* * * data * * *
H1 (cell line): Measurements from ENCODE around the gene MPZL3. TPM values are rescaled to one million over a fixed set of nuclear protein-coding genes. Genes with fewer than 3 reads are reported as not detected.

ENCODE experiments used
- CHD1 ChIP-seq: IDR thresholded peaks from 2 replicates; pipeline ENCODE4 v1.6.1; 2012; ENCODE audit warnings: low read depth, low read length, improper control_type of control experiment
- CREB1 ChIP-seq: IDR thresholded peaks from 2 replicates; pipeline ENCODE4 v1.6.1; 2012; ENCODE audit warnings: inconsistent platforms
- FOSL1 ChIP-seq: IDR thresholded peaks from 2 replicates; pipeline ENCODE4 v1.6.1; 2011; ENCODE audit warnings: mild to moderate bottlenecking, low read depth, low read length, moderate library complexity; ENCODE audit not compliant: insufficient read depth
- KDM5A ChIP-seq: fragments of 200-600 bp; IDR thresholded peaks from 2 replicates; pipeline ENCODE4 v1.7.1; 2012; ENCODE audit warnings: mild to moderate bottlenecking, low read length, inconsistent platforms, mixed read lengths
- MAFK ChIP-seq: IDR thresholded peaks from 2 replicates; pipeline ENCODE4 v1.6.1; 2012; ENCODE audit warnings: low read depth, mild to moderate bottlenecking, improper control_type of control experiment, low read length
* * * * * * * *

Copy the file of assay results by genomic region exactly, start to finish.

H1 (cell line): Measurements from ENCODE around the gene MPZL3. TPM values are rescaled to one million over a fixed set of nuclear protein-coding genes. Genes with fewer than 3 reads are reported as not detected.

ENCODE experiments used
- CHD1 ChIP-seq: IDR thresholded peaks from 2 replicates; pipeline ENCODE4 v1.6.1; 2012; ENCODE audit warnings: low read depth, low read length, improper control_type of control experiment
- CREB1 ChIP-seq: IDR thresholded peaks from 2 replicates; pipeline ENCODE4 v1.6.1; 2012; ENCODE audit warnings: inconsistent platforms
- FOSL1 ChIP-seq: IDR thresholded peaks from 2 replicates; pipeline ENCODE4 v1.6.1; 2011; ENCODE audit warnings: mild to moderate bottlenecking, low read depth, low read length, moderate library complexity; ENCODE audit not compliant: insufficient read depth
- KDM5A ChIP-seq: fragments of 200-600 bp; IDR thresholded peaks from 2 replicates; pipeline ENCODE4 v1.7.1; 2012; ENCODE audit warnings: mild to moderate bottlenecking, low read length, inconsistent platforms, mixed read lengths
- MAFK ChIP-seq: IDR thresholded peaks from 2 replicates; pipeline ENCODE4 v1.6.1; 2012; ENCODE audit warnings: low read depth, mild to moderate bottlenecking, improper control_type of control experiment, low read length